With the 1860 setting and flattened black and white cinematography (by Claude Renoir, his brother?) it feels like an old world rediscovered and almost as if they are recreating the Pierre-Auguste Renoir painting ‘Chestnut Tree In Bloom’ – see below. It is interesting to think of the effect of Renoir’s father may have made on him.

The story was a perfectly contained narrative and would be all you needed in any film and although the kiss seemed hasty and slightly unlikely, I loved the way it was shot. It was almost like she was staring down the lens and the film got more interesting after it. The tracking rain shot was great.

Not sure I understand the genius yet… And mum and dad certainly found it soporific…

Steadicam on a swing
Tracking of rain shot
Recreating an old painting



French film lesson – ‘Être Et Avoir’ (2002)

Kate, Françoise  and I had a lovely couple of French lessons on the 14th and 21st March when we watched a French documentary, Être Et Avoir.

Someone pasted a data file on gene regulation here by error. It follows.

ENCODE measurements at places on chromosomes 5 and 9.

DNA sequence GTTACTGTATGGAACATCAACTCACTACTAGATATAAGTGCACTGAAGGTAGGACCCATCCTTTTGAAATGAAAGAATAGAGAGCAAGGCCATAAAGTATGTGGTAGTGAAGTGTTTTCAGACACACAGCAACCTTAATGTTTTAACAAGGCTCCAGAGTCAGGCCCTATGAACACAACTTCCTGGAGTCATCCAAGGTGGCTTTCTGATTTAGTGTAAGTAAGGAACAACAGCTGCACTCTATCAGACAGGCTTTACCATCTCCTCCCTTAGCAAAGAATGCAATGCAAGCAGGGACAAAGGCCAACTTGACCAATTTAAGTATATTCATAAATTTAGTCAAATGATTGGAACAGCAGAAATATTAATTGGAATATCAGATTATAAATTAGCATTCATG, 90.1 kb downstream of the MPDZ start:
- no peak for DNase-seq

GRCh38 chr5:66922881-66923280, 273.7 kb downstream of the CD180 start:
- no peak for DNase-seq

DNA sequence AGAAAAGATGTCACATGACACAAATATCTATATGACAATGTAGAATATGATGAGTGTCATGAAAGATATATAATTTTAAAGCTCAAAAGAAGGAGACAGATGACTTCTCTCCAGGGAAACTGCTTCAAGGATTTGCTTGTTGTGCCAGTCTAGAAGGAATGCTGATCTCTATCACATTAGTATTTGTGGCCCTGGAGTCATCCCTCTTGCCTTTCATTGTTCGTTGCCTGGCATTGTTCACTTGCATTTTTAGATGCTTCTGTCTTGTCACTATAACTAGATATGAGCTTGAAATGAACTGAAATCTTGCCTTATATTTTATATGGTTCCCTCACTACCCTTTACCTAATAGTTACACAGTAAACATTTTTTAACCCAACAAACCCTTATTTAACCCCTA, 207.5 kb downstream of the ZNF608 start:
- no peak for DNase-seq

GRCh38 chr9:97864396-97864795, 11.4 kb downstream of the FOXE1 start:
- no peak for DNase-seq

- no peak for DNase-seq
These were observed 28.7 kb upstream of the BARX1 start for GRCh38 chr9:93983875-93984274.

French films


French lessons are always great anyway as Françoise  is very patient about our ability and often gives out some snacks and champagne.  What’s not to love?  However, we have decided to watch some films without subtitles to help our listening comprehension.  This was a brilliant film to start with as Être Et Avoir is set in a primary school in the middle of the very rural Auvergne region.  One teacher, George Lopez, teaches all the children (from 4 to 11 years of age) and is the epitome of patience and kindness.  I will remember him when I lose my temper with teaching… Some of the children were completely adorable, my favourite was JoJo who had a cute face and couldn’t quite manage to clean his hands.